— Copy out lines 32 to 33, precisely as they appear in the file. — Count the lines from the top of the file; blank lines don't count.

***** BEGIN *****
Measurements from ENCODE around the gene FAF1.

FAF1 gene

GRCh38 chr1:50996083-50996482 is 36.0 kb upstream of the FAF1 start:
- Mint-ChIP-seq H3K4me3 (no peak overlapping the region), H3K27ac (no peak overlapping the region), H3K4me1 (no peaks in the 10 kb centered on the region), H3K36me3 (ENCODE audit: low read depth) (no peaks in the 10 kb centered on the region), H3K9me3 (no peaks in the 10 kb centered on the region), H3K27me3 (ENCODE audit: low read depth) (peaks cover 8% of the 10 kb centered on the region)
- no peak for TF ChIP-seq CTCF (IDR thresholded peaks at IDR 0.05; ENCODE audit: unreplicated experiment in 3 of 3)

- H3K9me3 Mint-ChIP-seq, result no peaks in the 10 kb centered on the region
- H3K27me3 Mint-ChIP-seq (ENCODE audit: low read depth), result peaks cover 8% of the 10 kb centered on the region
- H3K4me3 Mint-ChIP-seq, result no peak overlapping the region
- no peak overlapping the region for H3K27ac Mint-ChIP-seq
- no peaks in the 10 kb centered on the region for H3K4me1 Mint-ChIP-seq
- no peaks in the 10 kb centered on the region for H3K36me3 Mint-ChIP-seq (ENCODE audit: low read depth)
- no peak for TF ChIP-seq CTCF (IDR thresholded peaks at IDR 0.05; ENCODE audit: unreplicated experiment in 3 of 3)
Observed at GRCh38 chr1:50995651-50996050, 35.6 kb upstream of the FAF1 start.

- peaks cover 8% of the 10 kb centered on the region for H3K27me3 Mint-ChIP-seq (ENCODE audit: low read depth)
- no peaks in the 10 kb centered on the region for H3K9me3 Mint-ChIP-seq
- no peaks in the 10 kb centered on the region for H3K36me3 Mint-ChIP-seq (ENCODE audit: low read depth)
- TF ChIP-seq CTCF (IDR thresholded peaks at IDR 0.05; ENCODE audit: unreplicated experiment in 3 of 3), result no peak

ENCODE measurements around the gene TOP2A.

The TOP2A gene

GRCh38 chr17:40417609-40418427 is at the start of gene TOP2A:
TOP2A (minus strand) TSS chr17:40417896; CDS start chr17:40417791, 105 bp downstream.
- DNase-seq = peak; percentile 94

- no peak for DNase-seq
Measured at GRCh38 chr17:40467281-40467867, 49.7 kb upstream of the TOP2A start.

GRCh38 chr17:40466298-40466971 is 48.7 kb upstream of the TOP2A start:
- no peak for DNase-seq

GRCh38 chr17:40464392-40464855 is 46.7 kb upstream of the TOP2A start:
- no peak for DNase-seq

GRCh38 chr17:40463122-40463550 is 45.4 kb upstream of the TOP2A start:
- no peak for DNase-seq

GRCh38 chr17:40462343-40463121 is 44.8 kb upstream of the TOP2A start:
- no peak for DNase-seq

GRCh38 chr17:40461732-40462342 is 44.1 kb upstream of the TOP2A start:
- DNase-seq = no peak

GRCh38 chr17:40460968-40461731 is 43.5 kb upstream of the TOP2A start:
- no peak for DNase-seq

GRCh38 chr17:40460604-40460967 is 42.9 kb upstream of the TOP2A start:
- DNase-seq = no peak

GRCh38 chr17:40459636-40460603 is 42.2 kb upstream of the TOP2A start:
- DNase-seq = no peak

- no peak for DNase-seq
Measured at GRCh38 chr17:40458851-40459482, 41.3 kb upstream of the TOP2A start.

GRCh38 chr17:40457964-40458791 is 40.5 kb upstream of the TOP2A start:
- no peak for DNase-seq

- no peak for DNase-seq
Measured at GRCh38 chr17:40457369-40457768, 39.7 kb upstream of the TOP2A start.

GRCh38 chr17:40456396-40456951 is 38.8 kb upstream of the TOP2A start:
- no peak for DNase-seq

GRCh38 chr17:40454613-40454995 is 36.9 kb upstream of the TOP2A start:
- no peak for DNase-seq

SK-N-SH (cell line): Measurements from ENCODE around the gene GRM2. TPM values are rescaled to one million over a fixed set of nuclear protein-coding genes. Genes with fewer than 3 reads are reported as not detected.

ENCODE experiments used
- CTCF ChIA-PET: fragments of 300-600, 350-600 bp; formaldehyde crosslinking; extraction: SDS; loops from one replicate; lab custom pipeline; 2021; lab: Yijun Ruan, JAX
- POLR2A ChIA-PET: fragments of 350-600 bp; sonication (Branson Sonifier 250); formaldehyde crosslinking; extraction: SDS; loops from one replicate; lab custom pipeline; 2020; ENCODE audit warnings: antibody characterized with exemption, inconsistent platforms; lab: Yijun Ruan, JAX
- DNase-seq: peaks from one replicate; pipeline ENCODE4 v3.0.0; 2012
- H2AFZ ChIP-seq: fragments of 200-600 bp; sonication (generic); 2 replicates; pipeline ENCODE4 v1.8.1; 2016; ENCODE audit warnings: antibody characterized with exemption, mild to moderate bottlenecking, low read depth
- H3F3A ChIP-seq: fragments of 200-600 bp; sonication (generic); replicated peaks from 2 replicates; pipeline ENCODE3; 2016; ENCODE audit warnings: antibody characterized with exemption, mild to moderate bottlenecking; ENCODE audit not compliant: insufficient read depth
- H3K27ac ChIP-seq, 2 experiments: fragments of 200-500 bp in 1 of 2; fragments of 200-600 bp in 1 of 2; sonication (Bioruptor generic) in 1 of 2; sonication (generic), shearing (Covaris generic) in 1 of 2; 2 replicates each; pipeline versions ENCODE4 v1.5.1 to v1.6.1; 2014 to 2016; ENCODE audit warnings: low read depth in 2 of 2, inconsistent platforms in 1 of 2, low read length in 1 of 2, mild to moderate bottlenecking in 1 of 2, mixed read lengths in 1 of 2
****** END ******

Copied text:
- no peak for DNase-seq

GRCh38 chr17:40461732-40462342 is 44.1 kb upstream of the TOP2A start: